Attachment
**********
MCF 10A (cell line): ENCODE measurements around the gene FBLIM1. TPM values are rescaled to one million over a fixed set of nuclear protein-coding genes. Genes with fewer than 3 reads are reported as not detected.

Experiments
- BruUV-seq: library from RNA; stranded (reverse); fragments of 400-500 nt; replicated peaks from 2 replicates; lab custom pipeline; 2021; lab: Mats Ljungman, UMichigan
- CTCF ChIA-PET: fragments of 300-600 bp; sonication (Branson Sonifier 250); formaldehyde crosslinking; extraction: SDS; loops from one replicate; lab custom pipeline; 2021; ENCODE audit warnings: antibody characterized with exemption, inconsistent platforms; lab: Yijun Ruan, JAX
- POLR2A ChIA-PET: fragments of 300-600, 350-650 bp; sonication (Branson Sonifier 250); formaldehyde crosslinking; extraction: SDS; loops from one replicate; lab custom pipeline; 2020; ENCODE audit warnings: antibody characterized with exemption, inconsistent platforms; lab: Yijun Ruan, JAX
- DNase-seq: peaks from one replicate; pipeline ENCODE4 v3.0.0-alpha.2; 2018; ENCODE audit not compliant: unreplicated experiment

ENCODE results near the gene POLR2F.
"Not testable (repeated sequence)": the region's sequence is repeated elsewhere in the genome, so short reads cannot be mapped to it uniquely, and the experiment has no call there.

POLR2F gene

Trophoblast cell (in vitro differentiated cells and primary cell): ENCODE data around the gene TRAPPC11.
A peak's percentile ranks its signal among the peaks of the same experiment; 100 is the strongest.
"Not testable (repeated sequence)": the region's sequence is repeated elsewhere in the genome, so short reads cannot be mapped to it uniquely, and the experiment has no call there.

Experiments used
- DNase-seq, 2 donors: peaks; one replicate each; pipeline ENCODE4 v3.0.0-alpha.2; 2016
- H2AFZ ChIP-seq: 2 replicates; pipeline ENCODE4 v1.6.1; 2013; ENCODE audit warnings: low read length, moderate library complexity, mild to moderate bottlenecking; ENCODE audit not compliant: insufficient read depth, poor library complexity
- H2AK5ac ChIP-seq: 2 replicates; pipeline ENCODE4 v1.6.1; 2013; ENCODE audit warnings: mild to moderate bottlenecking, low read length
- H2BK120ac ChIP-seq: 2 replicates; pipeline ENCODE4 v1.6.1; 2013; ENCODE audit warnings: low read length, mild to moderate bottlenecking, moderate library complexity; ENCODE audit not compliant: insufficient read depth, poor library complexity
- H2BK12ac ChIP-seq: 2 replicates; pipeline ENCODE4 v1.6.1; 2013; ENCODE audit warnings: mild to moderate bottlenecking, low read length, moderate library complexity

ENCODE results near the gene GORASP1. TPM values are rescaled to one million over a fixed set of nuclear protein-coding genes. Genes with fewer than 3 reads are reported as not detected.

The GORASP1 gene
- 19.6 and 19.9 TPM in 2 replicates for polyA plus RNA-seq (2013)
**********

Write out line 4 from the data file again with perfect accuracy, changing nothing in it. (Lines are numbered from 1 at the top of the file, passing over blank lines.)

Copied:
- CTCF ChIA-PET: fragments of 300-600 bp; sonication (Branson Sonifier 250); formaldehyde crosslinking; extraction: SDS; loops from one replicate; lab custom pipeline; 2021; ENCODE audit warnings: antibody characterized with exemption, inconsistent platforms; lab: Yijun Ruan, JAX